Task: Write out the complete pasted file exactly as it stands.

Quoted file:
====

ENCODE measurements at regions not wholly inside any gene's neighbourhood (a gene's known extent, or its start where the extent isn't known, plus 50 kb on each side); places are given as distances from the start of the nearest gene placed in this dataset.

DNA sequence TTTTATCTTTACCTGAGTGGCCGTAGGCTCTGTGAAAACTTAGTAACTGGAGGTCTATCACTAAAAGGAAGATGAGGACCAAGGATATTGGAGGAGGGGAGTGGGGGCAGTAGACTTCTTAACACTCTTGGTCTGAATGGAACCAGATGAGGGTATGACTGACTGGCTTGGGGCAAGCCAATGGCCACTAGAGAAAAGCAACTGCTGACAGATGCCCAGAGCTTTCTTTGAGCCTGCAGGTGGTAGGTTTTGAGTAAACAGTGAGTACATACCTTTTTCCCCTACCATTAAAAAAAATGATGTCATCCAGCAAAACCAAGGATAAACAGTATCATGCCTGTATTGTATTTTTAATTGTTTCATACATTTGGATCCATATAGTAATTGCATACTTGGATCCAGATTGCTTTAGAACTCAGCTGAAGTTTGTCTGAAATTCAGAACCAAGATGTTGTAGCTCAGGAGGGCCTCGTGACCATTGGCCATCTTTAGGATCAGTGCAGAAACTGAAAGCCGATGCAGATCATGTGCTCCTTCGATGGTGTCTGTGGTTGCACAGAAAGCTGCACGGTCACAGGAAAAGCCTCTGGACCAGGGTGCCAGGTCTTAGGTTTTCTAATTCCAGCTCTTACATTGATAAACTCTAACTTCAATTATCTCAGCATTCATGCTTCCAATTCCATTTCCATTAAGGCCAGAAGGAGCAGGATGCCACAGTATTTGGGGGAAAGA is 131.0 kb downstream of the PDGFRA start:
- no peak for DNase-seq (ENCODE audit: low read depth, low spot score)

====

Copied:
ENCODE measurements at regions not wholly inside any gene's neighbourhood (a gene's known extent, or its start where the extent isn't known, plus 50 kb on each side); places are given as distances from the start of the nearest gene placed in this dataset.

DNA sequence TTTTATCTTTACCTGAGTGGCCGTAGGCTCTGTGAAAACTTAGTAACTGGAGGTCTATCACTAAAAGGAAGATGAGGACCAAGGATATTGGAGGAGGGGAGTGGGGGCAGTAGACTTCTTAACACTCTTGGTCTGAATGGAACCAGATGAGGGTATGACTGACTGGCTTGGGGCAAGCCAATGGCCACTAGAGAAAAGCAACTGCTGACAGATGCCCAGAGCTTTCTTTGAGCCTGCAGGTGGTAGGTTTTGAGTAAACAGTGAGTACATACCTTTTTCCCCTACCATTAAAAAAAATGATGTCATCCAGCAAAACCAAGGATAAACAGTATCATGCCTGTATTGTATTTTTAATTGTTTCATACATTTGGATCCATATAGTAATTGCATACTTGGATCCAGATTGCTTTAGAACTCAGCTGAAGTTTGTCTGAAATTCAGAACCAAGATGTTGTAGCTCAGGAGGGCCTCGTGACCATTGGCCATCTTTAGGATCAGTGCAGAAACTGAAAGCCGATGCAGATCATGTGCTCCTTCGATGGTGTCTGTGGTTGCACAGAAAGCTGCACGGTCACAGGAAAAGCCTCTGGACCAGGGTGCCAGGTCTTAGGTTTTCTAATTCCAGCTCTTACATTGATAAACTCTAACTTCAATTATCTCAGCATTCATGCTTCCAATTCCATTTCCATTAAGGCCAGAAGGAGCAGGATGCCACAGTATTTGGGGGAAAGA is 131.0 kb downstream of the PDGFRA start:
- no peak for DNase-seq (ENCODE audit: low read depth, low spot score)